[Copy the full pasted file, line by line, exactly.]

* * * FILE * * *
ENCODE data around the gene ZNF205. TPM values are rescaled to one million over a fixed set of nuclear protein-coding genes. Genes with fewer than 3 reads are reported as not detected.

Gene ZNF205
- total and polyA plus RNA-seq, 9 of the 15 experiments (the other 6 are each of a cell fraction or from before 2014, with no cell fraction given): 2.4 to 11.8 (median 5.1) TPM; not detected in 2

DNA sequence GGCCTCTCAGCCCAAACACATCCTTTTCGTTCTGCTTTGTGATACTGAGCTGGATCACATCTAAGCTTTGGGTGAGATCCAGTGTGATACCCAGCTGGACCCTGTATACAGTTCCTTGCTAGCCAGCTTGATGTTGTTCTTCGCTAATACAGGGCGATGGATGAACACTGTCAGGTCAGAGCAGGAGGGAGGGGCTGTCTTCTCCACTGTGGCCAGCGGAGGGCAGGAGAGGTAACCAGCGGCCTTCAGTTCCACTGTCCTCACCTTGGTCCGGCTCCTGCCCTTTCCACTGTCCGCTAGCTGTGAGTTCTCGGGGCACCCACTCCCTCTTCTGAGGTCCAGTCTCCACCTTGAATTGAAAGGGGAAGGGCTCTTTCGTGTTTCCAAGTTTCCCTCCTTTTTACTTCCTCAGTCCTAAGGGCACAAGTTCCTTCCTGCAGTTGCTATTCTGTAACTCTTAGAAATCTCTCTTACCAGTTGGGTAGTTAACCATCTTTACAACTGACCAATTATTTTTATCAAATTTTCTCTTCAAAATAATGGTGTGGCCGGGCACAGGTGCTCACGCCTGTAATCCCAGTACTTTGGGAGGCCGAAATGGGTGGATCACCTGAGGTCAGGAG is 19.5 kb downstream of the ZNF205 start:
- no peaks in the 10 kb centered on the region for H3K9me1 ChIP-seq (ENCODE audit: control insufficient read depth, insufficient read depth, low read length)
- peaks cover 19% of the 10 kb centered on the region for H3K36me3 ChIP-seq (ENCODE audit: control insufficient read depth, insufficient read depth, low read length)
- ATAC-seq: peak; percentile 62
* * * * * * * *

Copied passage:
ENCODE data around the gene ZNF205. TPM values are rescaled to one million over a fixed set of nuclear protein-coding genes. Genes with fewer than 3 reads are reported as not detected.

Gene ZNF205
- total and polyA plus RNA-seq, 9 of the 15 experiments (the other 6 are each of a cell fraction or from before 2014, with no cell fraction given): 2.4 to 11.8 (median 5.1) TPM; not detected in 2

DNA sequence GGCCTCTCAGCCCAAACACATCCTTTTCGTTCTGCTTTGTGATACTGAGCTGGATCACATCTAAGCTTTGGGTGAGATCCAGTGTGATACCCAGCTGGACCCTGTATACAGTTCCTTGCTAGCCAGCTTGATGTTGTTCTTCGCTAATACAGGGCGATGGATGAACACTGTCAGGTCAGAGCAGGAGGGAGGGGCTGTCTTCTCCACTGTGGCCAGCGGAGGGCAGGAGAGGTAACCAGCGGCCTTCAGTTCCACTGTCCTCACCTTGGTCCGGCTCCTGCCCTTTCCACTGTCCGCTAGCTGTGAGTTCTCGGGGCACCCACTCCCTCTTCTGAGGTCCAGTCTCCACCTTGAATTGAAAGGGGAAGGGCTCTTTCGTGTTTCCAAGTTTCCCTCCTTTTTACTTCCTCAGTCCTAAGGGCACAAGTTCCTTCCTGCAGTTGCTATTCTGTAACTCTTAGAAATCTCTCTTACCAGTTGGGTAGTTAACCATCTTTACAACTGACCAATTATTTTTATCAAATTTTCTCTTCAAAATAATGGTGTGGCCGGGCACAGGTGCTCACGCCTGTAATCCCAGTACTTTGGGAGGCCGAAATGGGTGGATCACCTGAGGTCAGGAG is 19.5 kb downstream of the ZNF205 start:
- no peaks in the 10 kb centered on the region for H3K9me1 ChIP-seq (ENCODE audit: control insufficient read depth, insufficient read depth, low read length)
- peaks cover 19% of the 10 kb centered on the region for H3K36me3 ChIP-seq (ENCODE audit: control insufficient read depth, insufficient read depth, low read length)
- ATAC-seq: peak; percentile 62